Although Russell’s third penalty for another Munster infringement made it 9-8 for the home side, when O’Connell returned to the fray after serving his time, the home side’s measly single-point advantage pointed to a missed opportunity.

A further Glasgow transgression allowed Hanrahan to reclaim a two-point advantage and worse was to come for the Scotstoun men when Munster No 8 Robin Copeland powered over and Hanrahan converted to take the visitors in 18-9 at the break.

Glasgow found a way back in after 51 minutes when Leone Nakarawa’s telescopic reach saw him finish off from close range and Russell’s conversion took Gregor Townsend’s side back to within two points of Munster.

With Hanrahan twice missing kickable penalties, Glasgow continued to remain alive more by good fortune than design, but, with eight minutes left, Warriors’ refusal to go quietly reaped rich rewards when Jonny Gray finished off a period of sustained pressure that followed a brilliant DTH van der Merwe break, with a pick-and-go.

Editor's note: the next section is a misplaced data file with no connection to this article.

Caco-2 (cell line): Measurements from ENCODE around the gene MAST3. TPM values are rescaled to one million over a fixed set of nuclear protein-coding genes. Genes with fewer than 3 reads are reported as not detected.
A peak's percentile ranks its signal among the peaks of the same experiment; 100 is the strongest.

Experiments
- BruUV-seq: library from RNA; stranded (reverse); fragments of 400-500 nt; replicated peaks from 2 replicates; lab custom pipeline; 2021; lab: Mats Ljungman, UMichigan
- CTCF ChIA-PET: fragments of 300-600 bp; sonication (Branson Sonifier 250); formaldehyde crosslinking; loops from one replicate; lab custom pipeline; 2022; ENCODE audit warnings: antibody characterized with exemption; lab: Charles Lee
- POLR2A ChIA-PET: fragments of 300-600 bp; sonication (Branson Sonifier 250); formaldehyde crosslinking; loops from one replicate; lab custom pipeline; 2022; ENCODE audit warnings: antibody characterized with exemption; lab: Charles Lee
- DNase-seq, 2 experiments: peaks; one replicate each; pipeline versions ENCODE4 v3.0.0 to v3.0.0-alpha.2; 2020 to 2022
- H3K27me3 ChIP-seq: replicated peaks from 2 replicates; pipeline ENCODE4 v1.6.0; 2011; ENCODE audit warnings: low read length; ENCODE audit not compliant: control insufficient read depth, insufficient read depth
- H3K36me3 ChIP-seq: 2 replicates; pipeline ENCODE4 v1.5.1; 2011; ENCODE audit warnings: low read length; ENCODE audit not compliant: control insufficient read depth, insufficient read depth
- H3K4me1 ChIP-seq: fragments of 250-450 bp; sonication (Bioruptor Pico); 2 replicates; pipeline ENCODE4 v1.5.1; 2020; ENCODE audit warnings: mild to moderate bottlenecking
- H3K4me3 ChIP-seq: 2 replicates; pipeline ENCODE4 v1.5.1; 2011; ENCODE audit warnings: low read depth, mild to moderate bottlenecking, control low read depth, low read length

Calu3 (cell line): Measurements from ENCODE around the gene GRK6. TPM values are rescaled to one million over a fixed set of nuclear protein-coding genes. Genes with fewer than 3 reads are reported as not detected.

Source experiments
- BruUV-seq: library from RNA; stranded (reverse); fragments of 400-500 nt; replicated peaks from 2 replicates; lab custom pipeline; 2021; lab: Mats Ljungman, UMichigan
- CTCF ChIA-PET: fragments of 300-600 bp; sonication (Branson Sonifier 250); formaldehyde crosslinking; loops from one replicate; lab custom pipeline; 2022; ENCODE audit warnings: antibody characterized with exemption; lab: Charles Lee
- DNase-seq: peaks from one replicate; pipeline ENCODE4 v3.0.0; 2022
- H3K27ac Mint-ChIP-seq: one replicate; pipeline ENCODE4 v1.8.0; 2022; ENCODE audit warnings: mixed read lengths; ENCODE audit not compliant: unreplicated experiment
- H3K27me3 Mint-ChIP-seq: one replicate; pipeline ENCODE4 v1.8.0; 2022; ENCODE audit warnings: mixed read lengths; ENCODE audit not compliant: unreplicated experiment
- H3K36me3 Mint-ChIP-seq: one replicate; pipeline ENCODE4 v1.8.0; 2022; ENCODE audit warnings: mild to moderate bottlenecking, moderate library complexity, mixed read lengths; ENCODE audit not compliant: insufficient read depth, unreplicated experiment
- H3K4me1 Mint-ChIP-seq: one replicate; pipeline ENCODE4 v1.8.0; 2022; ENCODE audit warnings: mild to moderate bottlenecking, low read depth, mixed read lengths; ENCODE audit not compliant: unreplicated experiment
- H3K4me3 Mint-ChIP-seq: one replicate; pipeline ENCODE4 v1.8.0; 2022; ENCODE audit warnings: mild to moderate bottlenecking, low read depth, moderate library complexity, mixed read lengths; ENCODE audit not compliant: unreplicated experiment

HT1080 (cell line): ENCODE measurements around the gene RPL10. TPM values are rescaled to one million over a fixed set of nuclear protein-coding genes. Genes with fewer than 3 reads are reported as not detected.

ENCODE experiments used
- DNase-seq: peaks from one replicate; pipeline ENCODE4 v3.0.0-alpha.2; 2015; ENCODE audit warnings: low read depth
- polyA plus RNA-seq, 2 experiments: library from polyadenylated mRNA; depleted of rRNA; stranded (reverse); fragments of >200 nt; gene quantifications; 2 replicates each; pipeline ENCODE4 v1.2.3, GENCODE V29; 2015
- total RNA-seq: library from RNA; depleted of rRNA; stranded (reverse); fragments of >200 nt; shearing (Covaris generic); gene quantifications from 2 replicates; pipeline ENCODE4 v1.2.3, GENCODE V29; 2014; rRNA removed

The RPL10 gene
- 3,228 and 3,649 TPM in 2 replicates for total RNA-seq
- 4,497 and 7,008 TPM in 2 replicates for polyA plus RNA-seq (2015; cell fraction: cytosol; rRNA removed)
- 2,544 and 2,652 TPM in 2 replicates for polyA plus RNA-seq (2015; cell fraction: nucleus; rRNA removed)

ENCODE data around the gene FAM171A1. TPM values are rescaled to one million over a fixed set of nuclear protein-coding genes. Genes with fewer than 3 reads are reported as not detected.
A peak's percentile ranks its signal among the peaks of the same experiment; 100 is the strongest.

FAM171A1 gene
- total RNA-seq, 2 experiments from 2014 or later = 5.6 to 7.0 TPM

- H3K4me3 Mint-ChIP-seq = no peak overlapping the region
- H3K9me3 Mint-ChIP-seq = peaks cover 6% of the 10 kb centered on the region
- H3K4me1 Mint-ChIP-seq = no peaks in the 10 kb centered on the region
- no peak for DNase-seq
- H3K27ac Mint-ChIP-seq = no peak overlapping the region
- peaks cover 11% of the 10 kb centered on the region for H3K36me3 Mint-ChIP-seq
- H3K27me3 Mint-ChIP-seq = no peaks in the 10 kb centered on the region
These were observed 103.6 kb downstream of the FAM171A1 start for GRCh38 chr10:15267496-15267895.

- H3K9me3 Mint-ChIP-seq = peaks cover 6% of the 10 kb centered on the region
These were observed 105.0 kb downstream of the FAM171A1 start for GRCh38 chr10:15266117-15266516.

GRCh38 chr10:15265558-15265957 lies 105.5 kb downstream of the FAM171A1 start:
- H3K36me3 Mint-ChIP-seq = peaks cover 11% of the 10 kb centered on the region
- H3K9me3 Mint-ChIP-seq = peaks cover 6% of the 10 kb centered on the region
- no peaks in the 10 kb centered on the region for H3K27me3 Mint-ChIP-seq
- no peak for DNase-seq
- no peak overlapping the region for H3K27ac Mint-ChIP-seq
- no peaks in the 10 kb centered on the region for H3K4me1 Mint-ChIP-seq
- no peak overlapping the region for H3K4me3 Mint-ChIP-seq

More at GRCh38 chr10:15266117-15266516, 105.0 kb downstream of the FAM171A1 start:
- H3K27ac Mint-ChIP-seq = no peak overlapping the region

Russell’s attempted conversion struck an upright but Glasgow demonstrated their increasing maturity in tight situations to close out the game, although the stand-off will be disappointed with another missed penalty that should have applied the coup de grace.

Just how important to Warriors this victory, borne of a refusal to yield and iron will to win, will prove in the context of the season remains to be seen, but it has bolstered self-belief and confidence at a stage in the campaign when both were creaking.

Glasgow: Murchie (Seymour 62); Lamont, Vernon, Horne (Downey 62), van der Merwe; Russell, Matawalu (Pyrgos 67); Reid (Allan 57), Brown (Hall 50), Murray (Welsh 57), Nakarawa (Swinson 74) Gray, Harley, Holmes (Wilson 55), Strauss.

Munster: Murphy (Jones 5); Conway, Howard, Hurley, Zebo (Keatley 62); Hanrahan, Murray; Ryan (Guinazu 79), O’Byrne (Scannell 73), Archer (Botha 57), Holland, O’Connell, O’Mahony (Donncha O’Callaghan, 48), Dougall (Dave O’Callaghan 38), Copeland.